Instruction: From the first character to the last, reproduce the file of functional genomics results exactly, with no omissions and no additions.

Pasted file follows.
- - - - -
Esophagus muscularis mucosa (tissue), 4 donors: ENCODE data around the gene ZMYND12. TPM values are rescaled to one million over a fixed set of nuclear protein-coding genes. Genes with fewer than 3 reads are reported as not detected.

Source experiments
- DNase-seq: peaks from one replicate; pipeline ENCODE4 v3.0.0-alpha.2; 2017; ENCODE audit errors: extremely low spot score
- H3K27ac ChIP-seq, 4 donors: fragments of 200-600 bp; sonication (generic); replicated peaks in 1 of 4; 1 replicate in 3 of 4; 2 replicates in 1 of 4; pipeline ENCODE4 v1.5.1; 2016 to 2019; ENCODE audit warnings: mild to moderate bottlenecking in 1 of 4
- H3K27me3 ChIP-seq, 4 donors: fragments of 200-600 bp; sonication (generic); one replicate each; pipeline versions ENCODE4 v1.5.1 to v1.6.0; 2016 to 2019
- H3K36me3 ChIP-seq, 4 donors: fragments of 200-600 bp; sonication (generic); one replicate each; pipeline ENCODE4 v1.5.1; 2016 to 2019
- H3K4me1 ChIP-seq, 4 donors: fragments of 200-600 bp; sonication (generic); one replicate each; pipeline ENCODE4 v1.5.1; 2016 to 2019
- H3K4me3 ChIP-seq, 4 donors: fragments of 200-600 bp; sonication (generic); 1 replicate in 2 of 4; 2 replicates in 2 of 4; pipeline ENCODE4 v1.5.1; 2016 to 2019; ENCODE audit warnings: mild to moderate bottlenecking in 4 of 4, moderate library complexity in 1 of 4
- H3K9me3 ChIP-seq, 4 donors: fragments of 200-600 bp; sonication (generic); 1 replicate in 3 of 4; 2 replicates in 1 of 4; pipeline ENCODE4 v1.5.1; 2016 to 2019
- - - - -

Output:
Esophagus muscularis mucosa (tissue), 4 donors: ENCODE data around the gene ZMYND12. TPM values are rescaled to one million over a fixed set of nuclear protein-coding genes. Genes with fewer than 3 reads are reported as not detected.

Source experiments
- DNase-seq: peaks from one replicate; pipeline ENCODE4 v3.0.0-alpha.2; 2017; ENCODE audit errors: extremely low spot score
- H3K27ac ChIP-seq, 4 donors: fragments of 200-600 bp; sonication (generic); replicated peaks in 1 of 4; 1 replicate in 3 of 4; 2 replicates in 1 of 4; pipeline ENCODE4 v1.5.1; 2016 to 2019; ENCODE audit warnings: mild to moderate bottlenecking in 1 of 4
- H3K27me3 ChIP-seq, 4 donors: fragments of 200-600 bp; sonication (generic); one replicate each; pipeline versions ENCODE4 v1.5.1 to v1.6.0; 2016 to 2019
- H3K36me3 ChIP-seq, 4 donors: fragments of 200-600 bp; sonication (generic); one replicate each; pipeline ENCODE4 v1.5.1; 2016 to 2019
- H3K4me1 ChIP-seq, 4 donors: fragments of 200-600 bp; sonication (generic); one replicate each; pipeline ENCODE4 v1.5.1; 2016 to 2019
- H3K4me3 ChIP-seq, 4 donors: fragments of 200-600 bp; sonication (generic); 1 replicate in 2 of 4; 2 replicates in 2 of 4; pipeline ENCODE4 v1.5.1; 2016 to 2019; ENCODE audit warnings: mild to moderate bottlenecking in 4 of 4, moderate library complexity in 1 of 4
- H3K9me3 ChIP-seq, 4 donors: fragments of 200-600 bp; sonication (generic); 1 replicate in 3 of 4; 2 replicates in 1 of 4; pipeline ENCODE4 v1.5.1; 2016 to 2019